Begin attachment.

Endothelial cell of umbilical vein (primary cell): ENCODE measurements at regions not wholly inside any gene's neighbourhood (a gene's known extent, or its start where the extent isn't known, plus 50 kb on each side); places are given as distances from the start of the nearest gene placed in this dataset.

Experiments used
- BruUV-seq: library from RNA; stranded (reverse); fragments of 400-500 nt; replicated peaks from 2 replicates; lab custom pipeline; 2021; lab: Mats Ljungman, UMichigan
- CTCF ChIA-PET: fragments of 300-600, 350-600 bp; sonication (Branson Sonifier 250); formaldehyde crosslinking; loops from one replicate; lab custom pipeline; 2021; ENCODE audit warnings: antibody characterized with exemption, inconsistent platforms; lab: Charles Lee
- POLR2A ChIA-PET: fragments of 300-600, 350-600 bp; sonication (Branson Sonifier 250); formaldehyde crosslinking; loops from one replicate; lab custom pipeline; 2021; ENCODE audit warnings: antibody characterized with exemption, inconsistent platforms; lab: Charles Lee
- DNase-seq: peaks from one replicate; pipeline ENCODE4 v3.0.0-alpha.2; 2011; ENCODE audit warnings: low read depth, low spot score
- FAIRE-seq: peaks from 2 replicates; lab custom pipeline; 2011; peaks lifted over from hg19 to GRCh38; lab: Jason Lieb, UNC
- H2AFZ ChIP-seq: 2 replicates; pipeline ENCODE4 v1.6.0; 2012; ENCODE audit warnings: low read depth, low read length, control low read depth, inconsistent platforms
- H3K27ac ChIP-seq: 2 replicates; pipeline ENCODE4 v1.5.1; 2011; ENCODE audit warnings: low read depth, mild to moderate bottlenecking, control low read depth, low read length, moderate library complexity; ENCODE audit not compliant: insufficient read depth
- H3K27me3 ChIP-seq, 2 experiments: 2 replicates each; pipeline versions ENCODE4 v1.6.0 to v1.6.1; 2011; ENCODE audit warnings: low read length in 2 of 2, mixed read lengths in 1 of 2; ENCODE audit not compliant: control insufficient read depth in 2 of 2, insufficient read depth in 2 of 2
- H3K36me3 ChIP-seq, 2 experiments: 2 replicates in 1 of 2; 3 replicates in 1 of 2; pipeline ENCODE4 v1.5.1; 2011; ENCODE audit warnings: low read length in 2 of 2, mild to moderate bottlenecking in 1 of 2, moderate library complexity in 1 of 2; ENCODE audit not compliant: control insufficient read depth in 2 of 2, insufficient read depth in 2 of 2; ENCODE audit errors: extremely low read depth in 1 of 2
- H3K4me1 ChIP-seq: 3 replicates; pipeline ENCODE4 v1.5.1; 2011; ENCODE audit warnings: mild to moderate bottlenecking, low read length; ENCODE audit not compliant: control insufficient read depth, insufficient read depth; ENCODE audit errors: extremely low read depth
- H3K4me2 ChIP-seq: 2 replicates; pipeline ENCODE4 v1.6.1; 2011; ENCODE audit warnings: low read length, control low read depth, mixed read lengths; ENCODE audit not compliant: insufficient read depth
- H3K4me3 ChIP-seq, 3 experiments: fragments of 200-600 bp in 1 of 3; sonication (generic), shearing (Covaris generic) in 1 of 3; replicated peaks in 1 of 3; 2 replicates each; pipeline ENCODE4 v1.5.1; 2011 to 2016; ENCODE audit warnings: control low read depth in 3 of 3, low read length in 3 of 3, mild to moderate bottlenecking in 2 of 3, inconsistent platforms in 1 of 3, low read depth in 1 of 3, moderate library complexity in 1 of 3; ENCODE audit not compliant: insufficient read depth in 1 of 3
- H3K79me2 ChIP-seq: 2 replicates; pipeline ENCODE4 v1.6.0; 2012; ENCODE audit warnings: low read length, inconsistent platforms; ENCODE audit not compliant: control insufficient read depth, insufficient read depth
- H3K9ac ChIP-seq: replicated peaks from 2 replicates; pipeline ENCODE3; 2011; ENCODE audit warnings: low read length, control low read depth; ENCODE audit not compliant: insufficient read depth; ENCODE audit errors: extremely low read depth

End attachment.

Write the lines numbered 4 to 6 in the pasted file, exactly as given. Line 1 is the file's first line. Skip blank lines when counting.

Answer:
- CTCF ChIA-PET: fragments of 300-600, 350-600 bp; sonication (Branson Sonifier 250); formaldehyde crosslinking; loops from one replicate; lab custom pipeline; 2021; ENCODE audit warnings: antibody characterized with exemption, inconsistent platforms; lab: Charles Lee
- POLR2A ChIA-PET: fragments of 300-600, 350-600 bp; sonication (Branson Sonifier 250); formaldehyde crosslinking; loops from one replicate; lab custom pipeline; 2021; ENCODE audit warnings: antibody characterized with exemption, inconsistent platforms; lab: Charles Lee
- DNase-seq: peaks from one replicate; pipeline ENCODE4 v3.0.0-alpha.2; 2011; ENCODE audit warnings: low read depth, low spot score